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Wilson Nzigye left Celtel Uganda, one of the leading communication companies in Uganda to work for Volcanoes Safaris in 2006 as a tour guide. He started out as a freelance guide, taking Volcanoes Safaris staff to the lodges. He was later employed as a full-time guide in 2006. Right from the beginning, he has been dedicated to his work and thoroughly enjoys his time with the clients. He undoubtedly finds guiding to be far more rewarding than his previous job. Wilson loves snakes; guiding has given him the opportunity to have first hand experience with the species, learn about them and even carry out personal research. Today he is highly knowledgeably about the different snake species and their habitats. Of course he also knows a lot about other animals too.
His hard work and dedication, as well as his understanding of the tourism industry saw him promoted to head guide in 2011.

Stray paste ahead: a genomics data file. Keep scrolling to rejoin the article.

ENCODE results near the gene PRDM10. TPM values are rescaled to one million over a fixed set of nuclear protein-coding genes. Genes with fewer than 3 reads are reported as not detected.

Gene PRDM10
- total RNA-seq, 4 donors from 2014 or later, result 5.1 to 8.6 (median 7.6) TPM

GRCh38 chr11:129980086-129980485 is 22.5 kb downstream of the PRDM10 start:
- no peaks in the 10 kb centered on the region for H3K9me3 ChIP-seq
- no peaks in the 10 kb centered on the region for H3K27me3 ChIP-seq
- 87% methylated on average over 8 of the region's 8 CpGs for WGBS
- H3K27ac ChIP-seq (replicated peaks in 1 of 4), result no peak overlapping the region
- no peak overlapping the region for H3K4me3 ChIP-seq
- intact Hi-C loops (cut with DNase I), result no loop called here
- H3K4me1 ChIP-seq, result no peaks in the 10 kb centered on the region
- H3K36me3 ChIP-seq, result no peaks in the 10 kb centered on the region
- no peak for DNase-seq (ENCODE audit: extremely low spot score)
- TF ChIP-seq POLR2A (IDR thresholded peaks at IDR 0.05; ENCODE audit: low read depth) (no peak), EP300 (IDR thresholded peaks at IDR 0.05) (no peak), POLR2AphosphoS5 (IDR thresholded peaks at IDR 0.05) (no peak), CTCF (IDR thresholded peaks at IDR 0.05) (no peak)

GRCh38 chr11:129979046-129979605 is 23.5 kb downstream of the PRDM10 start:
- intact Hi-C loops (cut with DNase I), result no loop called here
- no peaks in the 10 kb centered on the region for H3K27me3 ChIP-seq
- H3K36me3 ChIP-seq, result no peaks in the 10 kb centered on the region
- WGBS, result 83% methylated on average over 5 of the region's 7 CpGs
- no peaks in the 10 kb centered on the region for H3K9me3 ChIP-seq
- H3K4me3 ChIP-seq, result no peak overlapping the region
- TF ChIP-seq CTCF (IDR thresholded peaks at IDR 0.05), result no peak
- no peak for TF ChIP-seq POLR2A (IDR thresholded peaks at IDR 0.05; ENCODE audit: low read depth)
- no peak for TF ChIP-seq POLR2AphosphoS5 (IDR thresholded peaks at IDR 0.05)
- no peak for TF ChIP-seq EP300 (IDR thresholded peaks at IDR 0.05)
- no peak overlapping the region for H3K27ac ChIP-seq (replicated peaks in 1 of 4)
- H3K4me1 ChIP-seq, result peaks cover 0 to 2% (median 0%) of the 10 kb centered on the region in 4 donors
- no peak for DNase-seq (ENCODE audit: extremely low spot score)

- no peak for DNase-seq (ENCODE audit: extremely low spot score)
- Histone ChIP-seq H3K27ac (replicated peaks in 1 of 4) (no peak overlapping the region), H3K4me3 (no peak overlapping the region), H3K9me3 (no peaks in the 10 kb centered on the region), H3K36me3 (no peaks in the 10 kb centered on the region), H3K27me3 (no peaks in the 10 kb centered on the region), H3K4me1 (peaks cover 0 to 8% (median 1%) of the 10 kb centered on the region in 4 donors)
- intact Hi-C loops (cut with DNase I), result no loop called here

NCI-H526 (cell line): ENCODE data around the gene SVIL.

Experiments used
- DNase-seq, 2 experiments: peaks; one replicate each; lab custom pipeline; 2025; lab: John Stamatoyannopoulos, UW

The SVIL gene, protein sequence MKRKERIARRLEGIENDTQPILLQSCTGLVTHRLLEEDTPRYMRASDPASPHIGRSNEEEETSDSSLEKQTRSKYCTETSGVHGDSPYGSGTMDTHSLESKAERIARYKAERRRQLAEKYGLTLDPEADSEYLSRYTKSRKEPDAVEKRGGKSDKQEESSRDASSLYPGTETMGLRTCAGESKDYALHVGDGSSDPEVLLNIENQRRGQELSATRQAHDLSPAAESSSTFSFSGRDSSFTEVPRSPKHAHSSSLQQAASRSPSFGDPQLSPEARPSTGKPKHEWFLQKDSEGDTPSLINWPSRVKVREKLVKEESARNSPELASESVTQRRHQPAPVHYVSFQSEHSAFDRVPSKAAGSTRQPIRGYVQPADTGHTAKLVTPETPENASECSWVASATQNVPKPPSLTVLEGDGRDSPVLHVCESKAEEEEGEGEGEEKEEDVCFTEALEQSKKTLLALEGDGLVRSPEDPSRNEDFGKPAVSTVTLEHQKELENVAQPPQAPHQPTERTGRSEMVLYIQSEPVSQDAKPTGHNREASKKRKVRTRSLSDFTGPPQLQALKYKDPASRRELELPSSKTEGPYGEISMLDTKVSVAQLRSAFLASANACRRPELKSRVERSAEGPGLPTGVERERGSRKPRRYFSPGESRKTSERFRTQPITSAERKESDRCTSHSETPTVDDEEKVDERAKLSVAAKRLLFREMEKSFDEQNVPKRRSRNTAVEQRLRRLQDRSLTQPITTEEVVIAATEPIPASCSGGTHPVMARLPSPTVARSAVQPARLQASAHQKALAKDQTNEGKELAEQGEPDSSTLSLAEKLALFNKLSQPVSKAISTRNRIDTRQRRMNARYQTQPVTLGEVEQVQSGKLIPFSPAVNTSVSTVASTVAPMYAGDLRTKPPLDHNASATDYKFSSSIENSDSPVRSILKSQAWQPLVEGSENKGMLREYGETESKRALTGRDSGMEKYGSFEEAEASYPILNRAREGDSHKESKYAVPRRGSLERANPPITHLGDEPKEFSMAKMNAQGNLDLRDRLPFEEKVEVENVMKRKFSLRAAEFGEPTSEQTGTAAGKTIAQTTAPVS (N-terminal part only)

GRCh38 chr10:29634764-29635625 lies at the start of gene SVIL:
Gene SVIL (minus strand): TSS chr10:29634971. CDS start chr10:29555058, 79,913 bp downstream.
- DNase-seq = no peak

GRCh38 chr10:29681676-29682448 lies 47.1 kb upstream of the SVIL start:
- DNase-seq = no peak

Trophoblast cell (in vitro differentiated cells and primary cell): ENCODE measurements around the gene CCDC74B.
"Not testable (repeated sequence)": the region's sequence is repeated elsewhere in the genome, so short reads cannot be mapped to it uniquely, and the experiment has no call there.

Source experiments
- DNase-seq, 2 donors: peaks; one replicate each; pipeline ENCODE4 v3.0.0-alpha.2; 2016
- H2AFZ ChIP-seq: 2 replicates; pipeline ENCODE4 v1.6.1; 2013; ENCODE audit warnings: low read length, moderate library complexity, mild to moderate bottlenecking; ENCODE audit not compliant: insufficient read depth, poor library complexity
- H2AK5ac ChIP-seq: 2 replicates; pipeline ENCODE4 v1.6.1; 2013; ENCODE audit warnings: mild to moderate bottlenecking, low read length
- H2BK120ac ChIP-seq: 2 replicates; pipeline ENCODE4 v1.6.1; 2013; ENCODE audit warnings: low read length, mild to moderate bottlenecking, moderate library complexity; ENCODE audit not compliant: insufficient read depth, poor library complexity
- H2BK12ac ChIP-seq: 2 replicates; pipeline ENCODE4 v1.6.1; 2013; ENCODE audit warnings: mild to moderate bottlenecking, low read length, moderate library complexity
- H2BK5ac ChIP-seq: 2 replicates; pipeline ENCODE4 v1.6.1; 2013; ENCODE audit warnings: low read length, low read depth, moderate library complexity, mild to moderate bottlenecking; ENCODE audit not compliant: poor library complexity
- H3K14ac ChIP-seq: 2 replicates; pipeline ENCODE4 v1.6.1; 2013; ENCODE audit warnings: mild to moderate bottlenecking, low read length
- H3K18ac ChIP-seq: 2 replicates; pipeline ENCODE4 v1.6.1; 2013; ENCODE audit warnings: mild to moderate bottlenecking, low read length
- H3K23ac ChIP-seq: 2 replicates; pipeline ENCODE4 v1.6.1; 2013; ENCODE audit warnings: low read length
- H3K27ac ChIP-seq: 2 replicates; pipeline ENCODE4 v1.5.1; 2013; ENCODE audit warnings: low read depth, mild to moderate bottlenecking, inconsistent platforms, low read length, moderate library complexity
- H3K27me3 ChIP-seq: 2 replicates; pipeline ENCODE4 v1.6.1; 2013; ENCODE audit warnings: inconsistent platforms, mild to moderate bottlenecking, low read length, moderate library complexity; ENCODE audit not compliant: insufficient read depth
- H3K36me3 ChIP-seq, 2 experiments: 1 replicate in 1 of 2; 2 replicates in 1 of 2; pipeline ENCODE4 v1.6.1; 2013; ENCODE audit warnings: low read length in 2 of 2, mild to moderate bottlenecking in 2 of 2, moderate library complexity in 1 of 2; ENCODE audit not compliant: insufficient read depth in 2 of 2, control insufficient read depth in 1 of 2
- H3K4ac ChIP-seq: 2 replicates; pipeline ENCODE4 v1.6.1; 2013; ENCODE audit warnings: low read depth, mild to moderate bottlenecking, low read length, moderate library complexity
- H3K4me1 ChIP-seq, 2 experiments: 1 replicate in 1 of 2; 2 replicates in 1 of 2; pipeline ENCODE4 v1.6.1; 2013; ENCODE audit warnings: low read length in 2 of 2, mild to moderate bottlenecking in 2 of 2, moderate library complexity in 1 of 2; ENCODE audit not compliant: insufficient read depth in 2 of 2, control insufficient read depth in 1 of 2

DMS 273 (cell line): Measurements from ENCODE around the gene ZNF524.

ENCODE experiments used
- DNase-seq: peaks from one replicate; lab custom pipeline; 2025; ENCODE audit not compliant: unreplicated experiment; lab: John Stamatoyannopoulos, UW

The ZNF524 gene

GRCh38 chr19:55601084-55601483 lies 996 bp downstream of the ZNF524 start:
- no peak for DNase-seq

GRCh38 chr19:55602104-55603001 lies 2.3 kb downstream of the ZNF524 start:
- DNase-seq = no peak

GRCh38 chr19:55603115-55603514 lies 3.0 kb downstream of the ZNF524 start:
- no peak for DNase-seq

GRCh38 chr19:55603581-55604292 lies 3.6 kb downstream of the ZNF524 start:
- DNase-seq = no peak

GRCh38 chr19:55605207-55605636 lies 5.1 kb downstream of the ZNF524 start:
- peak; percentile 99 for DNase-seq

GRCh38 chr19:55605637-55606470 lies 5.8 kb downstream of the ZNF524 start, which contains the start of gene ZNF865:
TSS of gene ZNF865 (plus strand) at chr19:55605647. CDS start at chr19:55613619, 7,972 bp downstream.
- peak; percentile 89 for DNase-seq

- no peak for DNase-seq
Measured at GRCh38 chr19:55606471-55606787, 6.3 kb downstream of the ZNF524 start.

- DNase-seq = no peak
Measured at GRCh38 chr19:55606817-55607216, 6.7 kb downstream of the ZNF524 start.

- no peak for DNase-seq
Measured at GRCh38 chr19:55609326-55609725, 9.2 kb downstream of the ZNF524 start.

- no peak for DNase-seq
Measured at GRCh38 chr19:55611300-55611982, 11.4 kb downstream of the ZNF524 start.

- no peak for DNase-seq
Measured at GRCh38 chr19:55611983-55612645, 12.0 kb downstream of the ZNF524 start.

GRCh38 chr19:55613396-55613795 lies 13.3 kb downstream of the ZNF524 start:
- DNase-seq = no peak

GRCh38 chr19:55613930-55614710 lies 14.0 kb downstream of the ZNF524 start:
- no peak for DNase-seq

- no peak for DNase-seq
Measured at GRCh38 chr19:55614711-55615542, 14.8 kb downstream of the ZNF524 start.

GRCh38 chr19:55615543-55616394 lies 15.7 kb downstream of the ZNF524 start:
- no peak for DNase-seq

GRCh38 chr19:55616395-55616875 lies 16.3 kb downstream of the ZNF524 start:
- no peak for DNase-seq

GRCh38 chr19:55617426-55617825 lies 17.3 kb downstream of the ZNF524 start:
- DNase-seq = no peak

We met up with Wilson and this is what he had to say: “My role as a head guide is to report to the operations department about the changes in the field and what the guides are experiencing while on safari. I am basically a link between the guides and the top management. I speak on behalf of the guides and listen to their issues. I organize training and other facilities that they need.”
He is extremely honoured to hold the position of Head Guide and believes that his interpersonal skills have improved tremendously since he started guiding. Today he is very social with his clients, and takes pleasure in sharing his culture with them. He is a huge fan of country music, and enjoys being able to share his love of Africa, snakes and country music with everyone who joins him on safari!
Tracking chimpanzees in their natural habitat, as they swing from the branches in the canopy high above the forest floor is nothing short of exhilarating. The chimps effortlessly cross and scamper through the trees above the gorge, and visitors on the other hand must cross the river using natural bridges in order to keep up with the chimps. So although the walk usually lasts only 2–3 hours, descending the steep gorge and crossing the log bridges over the river requires some agility and fitness.
Chimpanzee tracking is also available in nearby Kalinzu, a forest reserve 30 minutes drive from Kyambura Gorge Lodge where there is a community of about 40 habituated chimpanzees.